Station Tour: VE7AG

My interest in radio truly began in my early teenage years when I became interested in CB radio. I regret that at the time I never met anyone or otherwise got exposed to ham radio but eventually girls and work over took my time and I lost interest. Later in life, after many years of snowmobiling in the back country of BC, I decided I would like to have better communication options than a cell phone. I started to inquire about hand held radio's and soon discovered that becoming a ham operator would facilitate my needs. I eventually took a course and became licensed in 1996 with the call VE7AGG -- and then was fortunate to get the VE7AG call in the last few years.

At the start of the course (there was 8 people in the class) the instructor said in his preamble that some of us would become just casual hams; others would probably not use it much, but that chances were that one person in the course would become completely addicted to it. At the time I laughed to myself thinking I just want this 'ticket' so I can get a handheld radio. Well it turns out the instructor was right and I was wrong as ham radio plays a big role in my life now.

I operate mainly on the 6m band and have struggled my way up to 40 countries, mostly on cw. Thanks to the help of ve7xf, ve7sl and ve7ska I have become completely addicted to the mystique of 6m propagation and spend all my free time listening and 'investigating' 50 MHz dx. Without question, the highpoint of my 6m DX activities to date came on June 10, 2001 when I (along with a few other VE7's) finally succeeded in an over the pole contact with Europe! (Read a detailed account of this exciting event)

I do occasionally operate the upper weak signal VHF bands as well as enjoy HF contesting and low band DXing whenever I'm lucky enough to be a guest operator at a contest station. My keenness in DXing was enough to get the attention of ham friend Greg, VE7SOD (SK) who invited me to attend a meeting of the BCDX Club. Although the Club had always been HF orientated, I was warmly greeted and now enjoy the pleasure of the company of the fellow members -- some of whom still don't understand why anyone would want to listen to a band as 'dead' as 6m's -- grin.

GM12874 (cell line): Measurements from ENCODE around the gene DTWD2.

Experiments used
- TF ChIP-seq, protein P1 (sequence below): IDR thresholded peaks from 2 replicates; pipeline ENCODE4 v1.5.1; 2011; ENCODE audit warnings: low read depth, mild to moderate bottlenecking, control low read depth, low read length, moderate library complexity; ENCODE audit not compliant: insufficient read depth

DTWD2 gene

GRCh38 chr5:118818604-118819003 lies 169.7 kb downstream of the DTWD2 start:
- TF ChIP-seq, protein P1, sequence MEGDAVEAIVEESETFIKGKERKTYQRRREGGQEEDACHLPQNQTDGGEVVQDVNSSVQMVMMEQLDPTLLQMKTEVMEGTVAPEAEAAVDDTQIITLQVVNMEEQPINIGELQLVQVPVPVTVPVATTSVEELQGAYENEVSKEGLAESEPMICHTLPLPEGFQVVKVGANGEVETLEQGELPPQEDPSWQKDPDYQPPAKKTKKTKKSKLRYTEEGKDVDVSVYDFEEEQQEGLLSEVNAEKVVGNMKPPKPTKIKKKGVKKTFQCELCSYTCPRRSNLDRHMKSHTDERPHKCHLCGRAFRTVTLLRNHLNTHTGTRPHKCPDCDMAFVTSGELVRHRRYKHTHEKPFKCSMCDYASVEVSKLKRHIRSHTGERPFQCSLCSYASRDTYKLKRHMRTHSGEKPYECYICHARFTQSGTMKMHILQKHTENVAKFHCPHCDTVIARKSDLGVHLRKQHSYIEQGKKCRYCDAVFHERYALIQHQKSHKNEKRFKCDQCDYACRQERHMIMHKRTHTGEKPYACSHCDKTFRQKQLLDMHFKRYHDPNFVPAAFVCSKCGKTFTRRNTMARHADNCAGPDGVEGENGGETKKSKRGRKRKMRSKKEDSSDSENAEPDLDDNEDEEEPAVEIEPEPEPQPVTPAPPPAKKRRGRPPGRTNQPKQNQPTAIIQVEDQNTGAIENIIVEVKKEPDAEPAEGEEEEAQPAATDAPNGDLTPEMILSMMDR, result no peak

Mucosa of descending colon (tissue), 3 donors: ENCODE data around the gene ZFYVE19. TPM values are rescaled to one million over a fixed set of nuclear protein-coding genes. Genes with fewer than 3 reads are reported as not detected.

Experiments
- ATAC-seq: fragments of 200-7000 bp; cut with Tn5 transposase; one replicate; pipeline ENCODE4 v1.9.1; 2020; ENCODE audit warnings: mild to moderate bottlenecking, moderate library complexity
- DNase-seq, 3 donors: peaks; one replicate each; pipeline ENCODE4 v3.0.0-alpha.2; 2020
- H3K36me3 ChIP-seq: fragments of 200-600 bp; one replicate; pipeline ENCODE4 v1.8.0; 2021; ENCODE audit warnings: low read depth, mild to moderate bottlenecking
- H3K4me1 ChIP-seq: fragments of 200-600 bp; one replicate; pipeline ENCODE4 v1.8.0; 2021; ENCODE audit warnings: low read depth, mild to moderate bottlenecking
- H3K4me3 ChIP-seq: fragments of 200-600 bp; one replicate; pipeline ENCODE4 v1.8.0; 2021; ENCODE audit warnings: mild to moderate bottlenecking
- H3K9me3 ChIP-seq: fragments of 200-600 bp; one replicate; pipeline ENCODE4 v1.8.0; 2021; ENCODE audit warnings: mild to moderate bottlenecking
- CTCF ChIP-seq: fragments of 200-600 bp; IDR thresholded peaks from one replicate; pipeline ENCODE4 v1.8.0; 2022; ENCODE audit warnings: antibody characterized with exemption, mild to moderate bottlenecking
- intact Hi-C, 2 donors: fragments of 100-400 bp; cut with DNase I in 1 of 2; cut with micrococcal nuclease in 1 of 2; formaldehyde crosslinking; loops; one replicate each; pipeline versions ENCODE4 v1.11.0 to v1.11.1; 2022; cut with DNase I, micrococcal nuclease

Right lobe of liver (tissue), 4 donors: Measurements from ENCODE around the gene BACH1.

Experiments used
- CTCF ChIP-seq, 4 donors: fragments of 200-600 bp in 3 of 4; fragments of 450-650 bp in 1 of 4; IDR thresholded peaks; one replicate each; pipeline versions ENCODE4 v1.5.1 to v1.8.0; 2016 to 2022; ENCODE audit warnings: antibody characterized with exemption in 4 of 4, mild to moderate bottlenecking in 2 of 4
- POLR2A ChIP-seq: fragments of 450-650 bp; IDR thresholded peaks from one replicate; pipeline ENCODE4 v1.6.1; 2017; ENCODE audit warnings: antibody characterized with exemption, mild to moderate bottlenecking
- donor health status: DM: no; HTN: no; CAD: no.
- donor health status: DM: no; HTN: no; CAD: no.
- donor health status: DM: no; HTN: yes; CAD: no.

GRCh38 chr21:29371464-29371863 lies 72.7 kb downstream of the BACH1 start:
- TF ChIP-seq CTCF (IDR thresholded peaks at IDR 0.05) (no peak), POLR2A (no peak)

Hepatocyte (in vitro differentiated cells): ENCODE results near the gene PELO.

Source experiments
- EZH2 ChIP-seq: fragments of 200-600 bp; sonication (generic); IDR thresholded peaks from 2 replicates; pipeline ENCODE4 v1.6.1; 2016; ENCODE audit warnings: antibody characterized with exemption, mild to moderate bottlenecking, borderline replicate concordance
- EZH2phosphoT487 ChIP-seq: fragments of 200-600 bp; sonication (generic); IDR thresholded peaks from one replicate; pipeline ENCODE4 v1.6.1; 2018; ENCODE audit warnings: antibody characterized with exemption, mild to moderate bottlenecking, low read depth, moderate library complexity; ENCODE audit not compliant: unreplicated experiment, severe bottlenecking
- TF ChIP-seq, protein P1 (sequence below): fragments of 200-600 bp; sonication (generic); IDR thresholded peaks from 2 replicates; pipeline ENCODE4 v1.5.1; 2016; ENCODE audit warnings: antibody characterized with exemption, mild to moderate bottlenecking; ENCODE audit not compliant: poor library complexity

My wife Sue, VE7SUE and I live in Richmond BC and I have been self employed since 1986 as an arborist in the tree service business. Aside from radio, I do occasionally still find time for snowmobiling and hiking. Sue and I have also recently become active boaters here on the west coast...Jason

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VE7AG - Shack


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Demonstrating tower climbing equipment and rope safety technique 

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Left: 9el 50 MHz yagi
Right: tri band HF dipole (the center element from a Mosley) on a Wilson telescopic tilt-over tower that extends to50 ft.

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The homebrew (design and fabricated) 9el 50 MHz yagi is on a Wilson telescopic tilt-over tower that extends to 78ft.


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Last modified November 13, 2008 by Paul B. Peters, Show contact information
Copyright 2000 -2003 Paul B. Peters, VE7AVV. All rights reserved.